Mouthparts. Labrum approximately quadrangular; 258 µm in width and 128 µm in height; with nine setae, 23-30 µm long; lateral margins with two unpigmented, conical, sencilla; apical margin with about ten small pigmented, papilliform sensillae which extend to the epipharynx. Epipharynx with sparse spines, all of them turned to the apex, concentrated on lateral portions; sensorial area with six pigmented papilliform sensillae. Mandibles pigmented from the middle to the apex, on the mandibular internal articulation and on the apical portion of the external mandibular articulation; with five teeth; one seta, 25 µm long, laterally on the base. Maxillae with six lateral setae, up to 25 µm long; maxillary palpi conic, 50 µm long, unpigmented; galeae with about 15 µm long, unpigmented; lacinial area with sparse spines, up to 5 µm long, and an angular lobe. Labium rounded; 170 µm wide; with two conspicuous setae on lateral portions; six setae on ventral face, up to 25 µm long; labial palpi conic, about 25 µm long; unpigmented; oral portion with two sparsely spinulose areas.
Cylindrical; wall formed by one layer of silk; brownish in colour, opaque; texture malleable. Meconium in the posterior extremity; dark; cylindrical; isolated from the rest of cocoon by a wall of silk.
Nest site and preys
The collected nest was firmly attached to a tree trunk in a shaded place, approximately 1.60 m from the ground. This nest was constituted by several cells, but it was not possible to determine the number of cells because the nest broke in the moment of the collect. The nest bore 50 specimens of Eurycoma insigne (Millidge, 1991) (Linyphiidae) (nine immature males, two adult males, two immature females, and 31 adult females), and two immature specimens of Argiope argentata (Fabricius, 1775) (Araneidae).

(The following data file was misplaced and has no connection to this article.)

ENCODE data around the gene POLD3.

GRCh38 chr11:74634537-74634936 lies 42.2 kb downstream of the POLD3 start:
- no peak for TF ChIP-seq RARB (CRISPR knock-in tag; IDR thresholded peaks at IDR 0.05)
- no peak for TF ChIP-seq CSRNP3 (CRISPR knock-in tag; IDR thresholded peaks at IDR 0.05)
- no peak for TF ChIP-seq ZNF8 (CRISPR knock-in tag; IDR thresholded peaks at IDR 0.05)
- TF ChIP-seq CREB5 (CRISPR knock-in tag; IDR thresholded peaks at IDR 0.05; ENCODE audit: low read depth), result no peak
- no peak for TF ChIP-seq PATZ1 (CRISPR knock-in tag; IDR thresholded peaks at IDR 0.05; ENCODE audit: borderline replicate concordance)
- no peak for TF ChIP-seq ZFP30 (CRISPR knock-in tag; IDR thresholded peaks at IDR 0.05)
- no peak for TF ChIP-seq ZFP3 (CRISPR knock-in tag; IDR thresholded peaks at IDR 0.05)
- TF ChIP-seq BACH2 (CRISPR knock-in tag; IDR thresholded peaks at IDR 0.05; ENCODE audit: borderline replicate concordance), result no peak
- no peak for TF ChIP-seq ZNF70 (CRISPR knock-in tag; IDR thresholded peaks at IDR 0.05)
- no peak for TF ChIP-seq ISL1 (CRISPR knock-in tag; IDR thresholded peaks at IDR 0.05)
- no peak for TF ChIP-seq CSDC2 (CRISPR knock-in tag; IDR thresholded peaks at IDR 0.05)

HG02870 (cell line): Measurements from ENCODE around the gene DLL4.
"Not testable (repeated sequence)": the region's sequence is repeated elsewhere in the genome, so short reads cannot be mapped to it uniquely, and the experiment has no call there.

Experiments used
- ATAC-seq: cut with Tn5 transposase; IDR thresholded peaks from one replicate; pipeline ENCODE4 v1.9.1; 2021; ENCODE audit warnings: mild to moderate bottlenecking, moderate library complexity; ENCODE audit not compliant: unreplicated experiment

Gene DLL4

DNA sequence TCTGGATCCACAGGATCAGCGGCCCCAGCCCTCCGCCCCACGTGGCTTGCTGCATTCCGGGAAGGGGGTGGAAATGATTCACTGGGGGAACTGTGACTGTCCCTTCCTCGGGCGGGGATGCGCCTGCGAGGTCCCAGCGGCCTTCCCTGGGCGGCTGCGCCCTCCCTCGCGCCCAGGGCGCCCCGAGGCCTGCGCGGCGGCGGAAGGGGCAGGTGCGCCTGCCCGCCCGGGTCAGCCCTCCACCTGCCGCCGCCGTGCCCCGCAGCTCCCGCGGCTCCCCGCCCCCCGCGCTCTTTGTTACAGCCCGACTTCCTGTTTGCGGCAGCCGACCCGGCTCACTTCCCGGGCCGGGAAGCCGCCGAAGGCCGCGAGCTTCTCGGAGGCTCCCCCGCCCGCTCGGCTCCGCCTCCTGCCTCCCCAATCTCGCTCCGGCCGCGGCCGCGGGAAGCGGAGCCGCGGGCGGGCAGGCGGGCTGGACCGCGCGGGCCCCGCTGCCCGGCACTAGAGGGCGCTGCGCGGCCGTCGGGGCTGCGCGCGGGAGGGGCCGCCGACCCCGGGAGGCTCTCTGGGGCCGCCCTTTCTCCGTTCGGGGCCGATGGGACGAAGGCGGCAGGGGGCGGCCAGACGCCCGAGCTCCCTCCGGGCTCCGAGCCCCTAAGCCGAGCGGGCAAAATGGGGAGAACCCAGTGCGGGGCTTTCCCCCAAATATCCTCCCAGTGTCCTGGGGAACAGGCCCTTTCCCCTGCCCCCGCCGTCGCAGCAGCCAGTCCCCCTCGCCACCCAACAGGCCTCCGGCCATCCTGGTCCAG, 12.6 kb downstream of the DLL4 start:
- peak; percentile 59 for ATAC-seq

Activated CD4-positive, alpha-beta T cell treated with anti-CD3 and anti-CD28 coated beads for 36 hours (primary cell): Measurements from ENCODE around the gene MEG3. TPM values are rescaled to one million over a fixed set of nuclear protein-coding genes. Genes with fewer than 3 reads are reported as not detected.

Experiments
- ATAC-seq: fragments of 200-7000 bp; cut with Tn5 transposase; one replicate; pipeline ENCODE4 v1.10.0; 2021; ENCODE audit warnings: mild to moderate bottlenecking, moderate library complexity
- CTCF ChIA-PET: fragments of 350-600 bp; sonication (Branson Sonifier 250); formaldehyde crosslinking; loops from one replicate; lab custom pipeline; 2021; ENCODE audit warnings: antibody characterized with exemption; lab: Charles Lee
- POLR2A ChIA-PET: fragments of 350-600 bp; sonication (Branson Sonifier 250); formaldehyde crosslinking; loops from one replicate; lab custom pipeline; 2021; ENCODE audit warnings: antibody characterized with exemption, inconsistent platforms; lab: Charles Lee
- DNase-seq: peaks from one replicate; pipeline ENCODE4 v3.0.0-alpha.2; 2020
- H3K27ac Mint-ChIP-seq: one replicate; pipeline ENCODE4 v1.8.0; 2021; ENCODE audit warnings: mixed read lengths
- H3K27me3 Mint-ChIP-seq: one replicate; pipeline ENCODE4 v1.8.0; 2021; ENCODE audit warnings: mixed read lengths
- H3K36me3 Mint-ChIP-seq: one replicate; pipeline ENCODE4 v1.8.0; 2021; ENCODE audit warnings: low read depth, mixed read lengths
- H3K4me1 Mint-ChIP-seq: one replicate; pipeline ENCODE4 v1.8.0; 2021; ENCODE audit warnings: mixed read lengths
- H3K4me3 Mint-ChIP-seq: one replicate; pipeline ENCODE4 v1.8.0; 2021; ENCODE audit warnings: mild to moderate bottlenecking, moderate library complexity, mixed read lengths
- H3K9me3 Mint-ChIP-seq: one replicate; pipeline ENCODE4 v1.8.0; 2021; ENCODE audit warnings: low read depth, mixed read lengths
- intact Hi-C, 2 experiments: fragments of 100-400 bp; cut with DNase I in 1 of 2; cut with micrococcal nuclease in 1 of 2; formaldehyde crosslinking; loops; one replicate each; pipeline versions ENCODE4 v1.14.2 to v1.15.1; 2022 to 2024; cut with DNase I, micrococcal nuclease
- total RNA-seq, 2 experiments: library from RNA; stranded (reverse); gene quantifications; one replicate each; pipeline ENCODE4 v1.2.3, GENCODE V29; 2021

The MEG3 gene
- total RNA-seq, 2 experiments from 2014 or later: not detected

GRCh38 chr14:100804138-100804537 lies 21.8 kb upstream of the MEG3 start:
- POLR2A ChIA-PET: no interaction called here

The two examined specimens did not have visible spinnerets, but it seems likely that this structure was lost during the treatment of the material. The known larvae of Trypoxylon and those of the related genus Pison Jurine, 1808 have developed spinnerets (SOIKA 1934, EVANS 1957, YOSHIMOTO 1964, IIDA 1969, ASÍS et al. 1994). It was not observed significant morphological variation among the examined specimens. The only remarkable feature is the cephalic rugosity present in only one specimen, although weakly developed.
The larvae of T. maidli and T. clavicerum exiguum are unique among the described larvae of species of Trypoxylon (Trypoxylon) in bearing sensilla on both sensorial area and labrum. T. figulum has six somewhat conical sensilla on the apical margin of the epipharynx (SOIKA 1934). T. attenuatum have small sensilla on lateral margins of the labrum similar to that of T. maidli (ASÍS et al. 1994), however, the number of sensilla is different. T. maidli, T. clavicerum exiguum, T. malaise (IIDA 1969) and T. bicolor (YOSHIMOTO 1964) are similar in having distinguishable parietal bands. T. aldrichi, T. frigidum, and T. adelphiae are quite similar, but they could be distinguished by features in the labrum and epipharynx (EVANS 1957). T. malaise (IIDA 1969) and T. attenuatum (ASÍS et al. 1994) bear the body covered with minute spines. This feature distinguishes these two species from the aforementioned ones.
VASEY-FITZGERALD (1936) described the cocoon of T. maidli as white rather than brownish and presented notes on the biology of this species from Trinidad, which agree in general lines with those done in Brazil.
I thank Sérvio T. Amarante for identifying the wasp, Renner Baptista for identifying the spiders, and José Ricardo Ribeiro, Alexandre Feitosa, and Celso Oliveira Azevedo for the reading of the manuscript.
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Received in 06.III.2003; accepted in 14.VIII.2003